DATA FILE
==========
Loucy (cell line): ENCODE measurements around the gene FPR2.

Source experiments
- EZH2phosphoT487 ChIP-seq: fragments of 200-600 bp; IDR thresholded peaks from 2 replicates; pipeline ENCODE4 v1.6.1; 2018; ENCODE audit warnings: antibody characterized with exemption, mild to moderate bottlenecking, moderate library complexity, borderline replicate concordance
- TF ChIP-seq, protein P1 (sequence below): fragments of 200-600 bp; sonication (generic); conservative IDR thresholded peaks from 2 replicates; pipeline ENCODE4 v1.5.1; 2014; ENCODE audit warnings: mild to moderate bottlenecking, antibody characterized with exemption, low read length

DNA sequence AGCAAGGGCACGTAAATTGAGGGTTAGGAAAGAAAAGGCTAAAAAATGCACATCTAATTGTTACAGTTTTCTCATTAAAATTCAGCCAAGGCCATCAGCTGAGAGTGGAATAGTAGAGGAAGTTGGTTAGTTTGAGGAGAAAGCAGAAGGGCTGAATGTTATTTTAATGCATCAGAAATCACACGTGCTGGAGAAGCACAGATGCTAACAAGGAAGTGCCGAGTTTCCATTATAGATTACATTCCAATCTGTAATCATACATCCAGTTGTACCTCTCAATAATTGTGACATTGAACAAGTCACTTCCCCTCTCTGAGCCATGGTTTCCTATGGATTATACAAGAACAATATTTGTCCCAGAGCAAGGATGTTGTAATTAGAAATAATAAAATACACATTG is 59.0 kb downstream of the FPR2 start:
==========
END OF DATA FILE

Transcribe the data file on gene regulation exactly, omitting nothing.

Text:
Loucy (cell line): ENCODE measurements around the gene FPR2.

Source experiments
- EZH2phosphoT487 ChIP-seq: fragments of 200-600 bp; IDR thresholded peaks from 2 replicates; pipeline ENCODE4 v1.6.1; 2018; ENCODE audit warnings: antibody characterized with exemption, mild to moderate bottlenecking, moderate library complexity, borderline replicate concordance
- TF ChIP-seq, protein P1 (sequence below): fragments of 200-600 bp; sonication (generic); conservative IDR thresholded peaks from 2 replicates; pipeline ENCODE4 v1.5.1; 2014; ENCODE audit warnings: mild to moderate bottlenecking, antibody characterized with exemption, low read length

DNA sequence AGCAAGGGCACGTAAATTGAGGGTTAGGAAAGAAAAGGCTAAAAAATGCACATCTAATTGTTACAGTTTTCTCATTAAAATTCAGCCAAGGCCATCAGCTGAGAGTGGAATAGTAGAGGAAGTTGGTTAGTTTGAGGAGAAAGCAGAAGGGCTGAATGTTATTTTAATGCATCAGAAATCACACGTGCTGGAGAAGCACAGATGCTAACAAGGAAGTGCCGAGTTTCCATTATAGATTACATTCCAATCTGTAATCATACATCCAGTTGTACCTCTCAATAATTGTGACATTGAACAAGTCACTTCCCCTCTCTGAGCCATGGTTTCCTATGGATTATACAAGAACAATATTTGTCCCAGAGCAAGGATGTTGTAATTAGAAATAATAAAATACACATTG is 59.0 kb downstream of the FPR2 start: